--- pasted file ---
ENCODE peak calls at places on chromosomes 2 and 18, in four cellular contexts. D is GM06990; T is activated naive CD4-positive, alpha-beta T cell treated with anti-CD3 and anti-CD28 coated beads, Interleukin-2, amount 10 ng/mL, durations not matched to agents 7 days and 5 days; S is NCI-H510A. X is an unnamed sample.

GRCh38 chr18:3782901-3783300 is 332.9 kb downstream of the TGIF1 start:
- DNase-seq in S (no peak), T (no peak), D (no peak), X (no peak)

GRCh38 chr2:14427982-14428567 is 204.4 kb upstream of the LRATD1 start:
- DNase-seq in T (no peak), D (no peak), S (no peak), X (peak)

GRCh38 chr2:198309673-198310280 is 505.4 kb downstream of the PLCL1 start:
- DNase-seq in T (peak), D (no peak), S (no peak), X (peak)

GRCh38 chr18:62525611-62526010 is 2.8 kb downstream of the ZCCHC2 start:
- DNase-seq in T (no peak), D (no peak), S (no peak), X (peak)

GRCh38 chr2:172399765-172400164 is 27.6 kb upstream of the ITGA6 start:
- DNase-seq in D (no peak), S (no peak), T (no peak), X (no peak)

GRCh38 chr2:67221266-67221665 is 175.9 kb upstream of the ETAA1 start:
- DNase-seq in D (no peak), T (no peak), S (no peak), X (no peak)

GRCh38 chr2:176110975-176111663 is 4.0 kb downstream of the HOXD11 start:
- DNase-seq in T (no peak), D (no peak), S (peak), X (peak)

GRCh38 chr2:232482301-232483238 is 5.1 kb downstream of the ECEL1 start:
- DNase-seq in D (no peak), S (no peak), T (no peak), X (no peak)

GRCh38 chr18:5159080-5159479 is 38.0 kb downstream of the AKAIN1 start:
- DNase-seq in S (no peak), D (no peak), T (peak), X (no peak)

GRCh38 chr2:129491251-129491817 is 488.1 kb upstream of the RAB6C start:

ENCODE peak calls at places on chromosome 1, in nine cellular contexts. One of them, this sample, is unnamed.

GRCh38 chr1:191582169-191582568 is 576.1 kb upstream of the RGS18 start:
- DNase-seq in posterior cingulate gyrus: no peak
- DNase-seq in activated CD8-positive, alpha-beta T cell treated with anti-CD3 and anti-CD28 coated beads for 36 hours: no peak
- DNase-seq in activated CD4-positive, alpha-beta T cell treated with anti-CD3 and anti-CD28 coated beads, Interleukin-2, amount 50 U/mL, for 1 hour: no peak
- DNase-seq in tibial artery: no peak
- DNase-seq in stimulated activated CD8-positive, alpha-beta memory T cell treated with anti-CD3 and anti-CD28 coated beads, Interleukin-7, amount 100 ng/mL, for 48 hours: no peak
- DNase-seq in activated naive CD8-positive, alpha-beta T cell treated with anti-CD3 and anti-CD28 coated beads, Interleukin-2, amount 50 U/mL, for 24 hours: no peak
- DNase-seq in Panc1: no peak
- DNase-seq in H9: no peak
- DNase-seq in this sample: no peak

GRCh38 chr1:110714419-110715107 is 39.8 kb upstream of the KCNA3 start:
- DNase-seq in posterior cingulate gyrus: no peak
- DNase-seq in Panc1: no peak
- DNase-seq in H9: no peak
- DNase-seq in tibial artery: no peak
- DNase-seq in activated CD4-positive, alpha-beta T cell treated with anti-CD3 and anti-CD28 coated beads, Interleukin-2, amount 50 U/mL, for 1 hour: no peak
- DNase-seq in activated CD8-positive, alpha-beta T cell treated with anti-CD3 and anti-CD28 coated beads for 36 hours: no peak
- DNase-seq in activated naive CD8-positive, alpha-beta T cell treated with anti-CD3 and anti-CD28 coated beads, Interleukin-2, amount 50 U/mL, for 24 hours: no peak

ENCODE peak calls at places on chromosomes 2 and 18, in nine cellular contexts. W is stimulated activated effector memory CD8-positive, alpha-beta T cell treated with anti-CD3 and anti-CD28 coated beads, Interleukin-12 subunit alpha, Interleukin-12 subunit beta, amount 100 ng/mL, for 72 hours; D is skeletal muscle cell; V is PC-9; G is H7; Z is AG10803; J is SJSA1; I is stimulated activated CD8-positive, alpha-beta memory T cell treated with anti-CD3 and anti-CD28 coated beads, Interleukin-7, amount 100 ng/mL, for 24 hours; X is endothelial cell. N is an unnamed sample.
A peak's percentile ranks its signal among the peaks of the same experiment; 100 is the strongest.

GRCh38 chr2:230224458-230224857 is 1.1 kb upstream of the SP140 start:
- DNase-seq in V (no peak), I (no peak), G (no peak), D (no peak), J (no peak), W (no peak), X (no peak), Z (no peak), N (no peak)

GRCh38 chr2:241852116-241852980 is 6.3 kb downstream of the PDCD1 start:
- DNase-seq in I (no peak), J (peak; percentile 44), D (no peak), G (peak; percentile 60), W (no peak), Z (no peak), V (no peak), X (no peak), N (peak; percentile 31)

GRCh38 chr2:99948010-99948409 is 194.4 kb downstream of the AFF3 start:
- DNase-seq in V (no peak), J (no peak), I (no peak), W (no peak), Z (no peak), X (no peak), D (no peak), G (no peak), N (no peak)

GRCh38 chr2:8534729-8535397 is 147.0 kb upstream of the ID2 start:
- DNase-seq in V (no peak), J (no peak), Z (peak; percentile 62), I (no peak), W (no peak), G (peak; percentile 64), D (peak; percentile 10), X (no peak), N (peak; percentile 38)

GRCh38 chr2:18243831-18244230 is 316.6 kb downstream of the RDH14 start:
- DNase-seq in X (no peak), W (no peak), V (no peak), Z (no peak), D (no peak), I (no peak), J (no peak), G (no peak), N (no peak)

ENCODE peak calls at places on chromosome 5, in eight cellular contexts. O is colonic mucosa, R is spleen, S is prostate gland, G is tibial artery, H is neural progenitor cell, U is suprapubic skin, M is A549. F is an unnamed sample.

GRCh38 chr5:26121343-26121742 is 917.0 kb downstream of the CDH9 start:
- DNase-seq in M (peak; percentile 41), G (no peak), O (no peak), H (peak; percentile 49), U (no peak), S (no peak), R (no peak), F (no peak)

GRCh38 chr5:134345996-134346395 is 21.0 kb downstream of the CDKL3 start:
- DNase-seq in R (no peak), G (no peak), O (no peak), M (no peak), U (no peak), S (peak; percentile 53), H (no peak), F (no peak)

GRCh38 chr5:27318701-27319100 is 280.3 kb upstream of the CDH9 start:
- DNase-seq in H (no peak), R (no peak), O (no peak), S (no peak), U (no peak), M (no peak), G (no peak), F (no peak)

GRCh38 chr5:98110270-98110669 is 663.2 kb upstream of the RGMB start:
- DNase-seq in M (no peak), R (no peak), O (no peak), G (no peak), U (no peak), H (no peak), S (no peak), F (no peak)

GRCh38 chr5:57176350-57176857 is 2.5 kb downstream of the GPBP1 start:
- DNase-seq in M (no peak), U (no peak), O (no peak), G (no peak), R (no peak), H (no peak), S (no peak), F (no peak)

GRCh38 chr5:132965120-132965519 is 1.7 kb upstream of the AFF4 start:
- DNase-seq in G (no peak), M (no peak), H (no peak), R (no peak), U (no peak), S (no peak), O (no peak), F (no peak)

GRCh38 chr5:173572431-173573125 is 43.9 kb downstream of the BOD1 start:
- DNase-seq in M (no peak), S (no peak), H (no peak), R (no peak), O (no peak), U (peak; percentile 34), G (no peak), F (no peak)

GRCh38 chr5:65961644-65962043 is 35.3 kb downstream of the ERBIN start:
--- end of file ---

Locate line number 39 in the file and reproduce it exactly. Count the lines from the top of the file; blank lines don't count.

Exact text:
- DNase-seq in activated naive CD8-positive, alpha-beta T cell treated with anti-CD3 and anti-CD28 coated beads, Interleukin-2, amount 50 U/mL, for 24 hours: no peak